Mexican drug lord Joaquin “El Chapo”
Guzman entered the U.S. shortly after his interview in October with actor Sean Penn, said the drug kingpin's eldest daugther, Rosa Isela Guzman Ortiz, in an interview with the Guardian.
She said her father gave money to Mexican politicians in exchange for protection, a deal she said was broken. Guzman Ortiz provided the Guardian with a number of documents confirming her identity, including a birth certificate.
Guzman, one of the world's most wanted criminals, was recaptured Jan. 8 after a bloody shootout in the Mexican coastal town of Los Mochis. He had escaped from prison in July, his second escape from a maximum-security prison, using a milelong tunnel and help from security guards.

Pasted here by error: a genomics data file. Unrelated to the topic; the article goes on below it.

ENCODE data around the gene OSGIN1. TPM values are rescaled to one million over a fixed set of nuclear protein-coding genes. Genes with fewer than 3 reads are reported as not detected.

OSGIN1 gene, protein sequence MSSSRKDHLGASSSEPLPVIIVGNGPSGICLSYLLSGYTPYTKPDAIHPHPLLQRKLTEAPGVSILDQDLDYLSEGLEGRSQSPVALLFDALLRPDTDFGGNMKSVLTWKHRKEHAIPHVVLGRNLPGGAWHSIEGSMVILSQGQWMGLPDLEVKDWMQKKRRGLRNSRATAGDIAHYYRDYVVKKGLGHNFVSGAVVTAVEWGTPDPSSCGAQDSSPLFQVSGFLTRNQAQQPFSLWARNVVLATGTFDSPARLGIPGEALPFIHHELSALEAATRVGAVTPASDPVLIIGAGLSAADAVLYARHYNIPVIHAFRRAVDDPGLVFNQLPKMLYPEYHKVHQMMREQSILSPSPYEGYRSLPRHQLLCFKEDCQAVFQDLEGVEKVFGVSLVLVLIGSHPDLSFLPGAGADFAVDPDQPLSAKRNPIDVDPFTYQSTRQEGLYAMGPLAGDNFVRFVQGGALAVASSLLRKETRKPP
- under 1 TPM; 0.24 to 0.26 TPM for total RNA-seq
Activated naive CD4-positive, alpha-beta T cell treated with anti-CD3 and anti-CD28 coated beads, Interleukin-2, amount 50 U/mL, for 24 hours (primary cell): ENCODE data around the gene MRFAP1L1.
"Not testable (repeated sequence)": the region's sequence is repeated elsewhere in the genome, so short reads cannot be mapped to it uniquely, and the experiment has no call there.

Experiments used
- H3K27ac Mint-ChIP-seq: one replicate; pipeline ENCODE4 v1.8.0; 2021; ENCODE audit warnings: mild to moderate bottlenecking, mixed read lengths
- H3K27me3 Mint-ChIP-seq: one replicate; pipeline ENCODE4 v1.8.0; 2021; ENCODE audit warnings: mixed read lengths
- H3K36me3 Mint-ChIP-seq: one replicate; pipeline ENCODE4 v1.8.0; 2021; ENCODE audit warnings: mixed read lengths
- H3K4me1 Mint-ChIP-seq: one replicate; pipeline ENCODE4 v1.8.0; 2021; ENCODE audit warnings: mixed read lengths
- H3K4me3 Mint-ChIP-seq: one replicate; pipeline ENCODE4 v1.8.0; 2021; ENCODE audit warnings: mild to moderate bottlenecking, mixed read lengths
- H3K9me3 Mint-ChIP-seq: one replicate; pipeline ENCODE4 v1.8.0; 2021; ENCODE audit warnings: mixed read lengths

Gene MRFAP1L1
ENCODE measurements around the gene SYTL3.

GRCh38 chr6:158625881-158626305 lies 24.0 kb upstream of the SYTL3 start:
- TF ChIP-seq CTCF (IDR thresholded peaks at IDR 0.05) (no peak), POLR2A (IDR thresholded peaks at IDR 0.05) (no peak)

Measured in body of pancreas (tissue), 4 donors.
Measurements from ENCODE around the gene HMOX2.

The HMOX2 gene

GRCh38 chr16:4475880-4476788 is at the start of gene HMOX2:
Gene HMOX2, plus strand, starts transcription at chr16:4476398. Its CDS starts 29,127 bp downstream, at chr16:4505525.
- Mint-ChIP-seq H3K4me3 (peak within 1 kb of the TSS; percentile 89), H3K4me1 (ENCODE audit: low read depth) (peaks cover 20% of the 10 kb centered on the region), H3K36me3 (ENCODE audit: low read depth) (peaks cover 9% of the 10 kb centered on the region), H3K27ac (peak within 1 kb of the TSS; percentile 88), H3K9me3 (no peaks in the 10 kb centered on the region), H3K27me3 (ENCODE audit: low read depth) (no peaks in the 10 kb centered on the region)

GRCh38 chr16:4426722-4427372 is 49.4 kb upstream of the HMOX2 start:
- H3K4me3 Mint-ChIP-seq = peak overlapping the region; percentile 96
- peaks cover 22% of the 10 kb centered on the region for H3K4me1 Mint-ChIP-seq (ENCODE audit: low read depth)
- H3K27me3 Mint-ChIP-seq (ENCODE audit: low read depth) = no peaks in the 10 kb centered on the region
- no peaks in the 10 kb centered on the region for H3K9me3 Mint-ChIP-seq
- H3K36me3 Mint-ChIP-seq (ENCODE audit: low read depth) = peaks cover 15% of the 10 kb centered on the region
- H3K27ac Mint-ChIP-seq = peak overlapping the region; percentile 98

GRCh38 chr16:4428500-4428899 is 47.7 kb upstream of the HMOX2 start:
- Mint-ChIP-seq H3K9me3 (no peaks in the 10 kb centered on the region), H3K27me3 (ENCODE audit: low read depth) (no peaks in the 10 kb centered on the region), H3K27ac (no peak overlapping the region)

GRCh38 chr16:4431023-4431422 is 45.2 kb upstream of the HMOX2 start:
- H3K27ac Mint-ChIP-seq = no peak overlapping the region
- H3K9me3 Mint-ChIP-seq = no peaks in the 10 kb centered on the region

The Mexican attorney general's office announced the day after his capture that it had begun the process of extraditing Guzman to face charges in the U.S. The government had refused to consider such a move when Guzman was recaptured in February 2014 after more than a decade on the lam.
On Jan. 23, Mexican President Enrique Peña Nieto said that he had ordered the attorney general's office to "accelerate" the extradition process.
But even with a willing Mexican government, the extradition process could take years if Guzman decides to fight the procedure.
Guzman is willing to accept extradition and plead guilty to charges in a U.S. court if he can negotiate an "unelevated" prison sentence in a medium-security prison, his lawyer told reporters last month.
In an interview with Radio Formula of Mexico City, Guzman's attorney, Jose Refugio Rodriguez, said his client had decided to try to negotiate such a course of action because of what he described as poor treatment in the Altiplano prison where he is being held.
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